Intervention is needed to save the dream of homeownership

Lucy Mullins is co-founder of StepLadder

The aspiration, importance and challenge of homeownership has always been a topic that resonates deeply with people in the UK. Other European countries don’t have the same fascination with buying a home and many people are happy to rent to retirement and beyond. But in the UK, attitudes regarding the purchase of property are clear –  a 2016 survey showed that 77% of people would prefer to own their own home over the longer term. I think we’ll see this number rise further with three months locked down in our homes amplifying the importance of having a safe and comfortable place to call your own.

In the most recent Queen’s Speech, it was explicitly stated that the government would “take steps to support home ownership, including by making homes available at a discount for local first-time buyers.” This is an important statement but without proper action, innovation and intervention the dream of homeownership for young people is under threat. Of course nobody could have guessed at how the six months following that statement would evolve but it’s also true that we may never be able to ‘fairly’ judge the government on their policies towards homeownership. The original plans risk disruption because of this generational health crisis, but we were already facing another generational crisis and we must persist and find the antidote to this challenge of homeownership too.

The state of play for first-time buyers prior to the pandemic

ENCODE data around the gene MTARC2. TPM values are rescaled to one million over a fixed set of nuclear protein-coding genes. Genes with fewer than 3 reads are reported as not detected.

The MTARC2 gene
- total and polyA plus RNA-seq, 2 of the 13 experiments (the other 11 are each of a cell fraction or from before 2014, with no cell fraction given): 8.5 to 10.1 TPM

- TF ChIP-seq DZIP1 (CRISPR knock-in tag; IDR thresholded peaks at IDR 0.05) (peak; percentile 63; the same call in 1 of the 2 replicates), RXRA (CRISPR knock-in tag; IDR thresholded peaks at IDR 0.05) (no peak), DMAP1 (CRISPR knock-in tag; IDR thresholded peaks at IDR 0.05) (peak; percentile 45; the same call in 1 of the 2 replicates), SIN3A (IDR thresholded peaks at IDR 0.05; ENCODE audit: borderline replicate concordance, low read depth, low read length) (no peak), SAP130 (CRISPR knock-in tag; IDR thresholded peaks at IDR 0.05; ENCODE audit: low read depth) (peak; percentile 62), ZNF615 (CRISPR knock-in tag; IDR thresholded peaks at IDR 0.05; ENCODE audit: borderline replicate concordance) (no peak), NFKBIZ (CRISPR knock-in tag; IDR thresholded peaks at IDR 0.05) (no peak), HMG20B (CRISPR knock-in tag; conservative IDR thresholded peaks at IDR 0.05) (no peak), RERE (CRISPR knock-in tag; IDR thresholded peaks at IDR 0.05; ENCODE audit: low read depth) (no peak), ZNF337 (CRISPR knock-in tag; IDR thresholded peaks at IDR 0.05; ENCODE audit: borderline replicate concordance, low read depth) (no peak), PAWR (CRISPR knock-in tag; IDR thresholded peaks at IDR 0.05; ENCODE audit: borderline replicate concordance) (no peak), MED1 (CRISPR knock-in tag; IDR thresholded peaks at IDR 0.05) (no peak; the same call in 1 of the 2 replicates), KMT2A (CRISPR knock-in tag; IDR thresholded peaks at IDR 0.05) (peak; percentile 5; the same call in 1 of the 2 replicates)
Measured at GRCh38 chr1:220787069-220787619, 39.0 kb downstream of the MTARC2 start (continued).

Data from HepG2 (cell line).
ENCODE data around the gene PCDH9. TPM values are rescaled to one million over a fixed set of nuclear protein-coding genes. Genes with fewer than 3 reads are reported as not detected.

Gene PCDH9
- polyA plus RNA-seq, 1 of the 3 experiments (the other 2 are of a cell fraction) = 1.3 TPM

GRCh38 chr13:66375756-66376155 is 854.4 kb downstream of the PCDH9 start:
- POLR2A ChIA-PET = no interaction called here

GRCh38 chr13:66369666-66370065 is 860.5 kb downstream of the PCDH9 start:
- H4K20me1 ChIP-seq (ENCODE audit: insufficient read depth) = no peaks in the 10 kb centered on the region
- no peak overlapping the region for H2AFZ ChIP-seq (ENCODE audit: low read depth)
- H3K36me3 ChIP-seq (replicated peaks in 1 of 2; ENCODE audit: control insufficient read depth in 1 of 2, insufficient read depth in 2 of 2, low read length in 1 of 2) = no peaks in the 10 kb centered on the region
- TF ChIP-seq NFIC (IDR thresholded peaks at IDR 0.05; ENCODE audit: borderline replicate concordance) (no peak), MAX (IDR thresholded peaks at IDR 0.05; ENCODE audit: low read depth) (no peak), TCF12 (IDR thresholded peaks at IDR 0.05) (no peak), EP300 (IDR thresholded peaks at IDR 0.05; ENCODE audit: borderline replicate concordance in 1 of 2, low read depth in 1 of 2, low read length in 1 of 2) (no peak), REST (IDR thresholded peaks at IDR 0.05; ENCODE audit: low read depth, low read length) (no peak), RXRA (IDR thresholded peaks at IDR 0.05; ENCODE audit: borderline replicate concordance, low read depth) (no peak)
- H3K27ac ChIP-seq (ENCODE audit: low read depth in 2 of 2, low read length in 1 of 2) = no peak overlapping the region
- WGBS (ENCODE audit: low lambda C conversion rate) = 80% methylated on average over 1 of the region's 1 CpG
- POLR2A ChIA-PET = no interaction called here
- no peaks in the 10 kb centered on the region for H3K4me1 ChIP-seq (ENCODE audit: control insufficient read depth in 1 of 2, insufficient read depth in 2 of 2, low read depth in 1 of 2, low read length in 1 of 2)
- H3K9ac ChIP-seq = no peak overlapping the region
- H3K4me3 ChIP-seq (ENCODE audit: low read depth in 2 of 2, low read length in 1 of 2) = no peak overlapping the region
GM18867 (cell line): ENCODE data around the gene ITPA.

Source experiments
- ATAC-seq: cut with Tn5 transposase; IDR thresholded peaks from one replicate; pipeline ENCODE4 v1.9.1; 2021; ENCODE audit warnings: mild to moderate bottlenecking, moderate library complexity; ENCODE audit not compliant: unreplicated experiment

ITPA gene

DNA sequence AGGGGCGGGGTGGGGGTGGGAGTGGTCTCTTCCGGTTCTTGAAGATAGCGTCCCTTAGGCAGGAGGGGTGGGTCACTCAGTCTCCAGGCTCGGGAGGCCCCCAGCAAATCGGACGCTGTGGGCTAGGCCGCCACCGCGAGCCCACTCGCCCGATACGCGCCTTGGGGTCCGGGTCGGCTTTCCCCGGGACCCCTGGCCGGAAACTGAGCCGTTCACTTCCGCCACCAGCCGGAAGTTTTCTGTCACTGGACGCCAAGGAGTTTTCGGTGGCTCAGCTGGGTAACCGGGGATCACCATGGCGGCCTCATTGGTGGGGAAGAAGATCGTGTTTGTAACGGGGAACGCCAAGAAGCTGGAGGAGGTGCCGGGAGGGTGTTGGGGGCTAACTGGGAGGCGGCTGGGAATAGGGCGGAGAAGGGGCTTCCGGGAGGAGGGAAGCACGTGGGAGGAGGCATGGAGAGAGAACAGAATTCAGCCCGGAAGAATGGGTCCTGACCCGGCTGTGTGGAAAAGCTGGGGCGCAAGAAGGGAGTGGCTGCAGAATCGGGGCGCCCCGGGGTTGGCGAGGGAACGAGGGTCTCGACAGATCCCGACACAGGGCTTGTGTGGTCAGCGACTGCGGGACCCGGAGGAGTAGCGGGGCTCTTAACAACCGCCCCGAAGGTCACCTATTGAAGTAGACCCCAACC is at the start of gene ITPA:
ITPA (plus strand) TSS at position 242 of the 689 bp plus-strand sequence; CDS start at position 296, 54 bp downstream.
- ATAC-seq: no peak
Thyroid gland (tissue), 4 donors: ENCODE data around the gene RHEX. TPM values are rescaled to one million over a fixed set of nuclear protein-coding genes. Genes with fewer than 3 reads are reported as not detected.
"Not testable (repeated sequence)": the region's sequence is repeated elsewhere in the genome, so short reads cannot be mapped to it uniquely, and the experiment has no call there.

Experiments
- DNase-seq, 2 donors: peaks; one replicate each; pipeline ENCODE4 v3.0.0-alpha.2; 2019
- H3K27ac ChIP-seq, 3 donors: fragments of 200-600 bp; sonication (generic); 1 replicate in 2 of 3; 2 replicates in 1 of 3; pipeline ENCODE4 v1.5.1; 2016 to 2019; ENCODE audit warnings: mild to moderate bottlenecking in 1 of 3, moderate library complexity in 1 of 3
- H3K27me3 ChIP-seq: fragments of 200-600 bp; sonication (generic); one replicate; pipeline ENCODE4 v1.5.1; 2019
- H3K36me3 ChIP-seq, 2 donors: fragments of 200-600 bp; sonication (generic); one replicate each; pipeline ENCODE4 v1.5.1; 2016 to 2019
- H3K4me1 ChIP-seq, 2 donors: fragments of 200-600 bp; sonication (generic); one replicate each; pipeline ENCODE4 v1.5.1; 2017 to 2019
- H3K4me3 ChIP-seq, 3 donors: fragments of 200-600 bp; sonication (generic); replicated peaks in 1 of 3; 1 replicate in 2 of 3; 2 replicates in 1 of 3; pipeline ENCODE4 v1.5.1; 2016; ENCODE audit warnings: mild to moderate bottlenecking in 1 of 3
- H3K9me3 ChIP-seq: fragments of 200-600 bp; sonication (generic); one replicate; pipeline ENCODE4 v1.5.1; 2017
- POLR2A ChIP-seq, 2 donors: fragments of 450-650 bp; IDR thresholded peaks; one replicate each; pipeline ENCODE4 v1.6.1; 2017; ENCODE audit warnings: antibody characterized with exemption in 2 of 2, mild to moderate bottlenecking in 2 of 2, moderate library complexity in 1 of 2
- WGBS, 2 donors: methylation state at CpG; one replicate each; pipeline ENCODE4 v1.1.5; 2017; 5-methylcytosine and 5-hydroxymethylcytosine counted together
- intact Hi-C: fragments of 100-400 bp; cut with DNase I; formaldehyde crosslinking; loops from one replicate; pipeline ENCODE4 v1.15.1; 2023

It was already difficult enough to make that vaunted first step onto the property ladder. Young people are confronted by a number of significant economic obstacles, and the result of this has been an absolute collapse in homeownership rates for this generation. Studies have shown that those born in the late 1980s are nearly half as likely to be a homeowner by 27 as those born just 10 years earlier.

The primary reason for this has been the rapid decoupling of house prices and incomes. After adjusting the figures for inflation, average house prices were found to be 152% higher in 2016 than they were just two decades prior. Meanwhile, the real net family incomes of those aged between 25-34 only grew by 22% over the same time period. Further compounding the situation, the stringent lending criteria introduced at the tail end of the 2008 financial crisis has caused the size of the average mortgage deposit to increase to £33,000.

As a result, even those with relatively high salaries have found it difficult to climb onto the property ladder.

The complications caused by Coronavirus

The health risks posed by Coronavirus are disproportionately faced by older people. However, the burden of the economic impact is largely held by younger people.

Young people are more likely to be employed in parts of the economy which will have been partially or completely shut down due to social distancing measures. These include sectors like retail, hospitality and travel. At best, this will mean dealing with an insecure financial situation, and in the worst cases it will result in unemployment. This uncertainty will greatly impact the ability of a young person to save up for a deposit and could clearly impact their ability to meet the affordability criteria of mortgage lenders.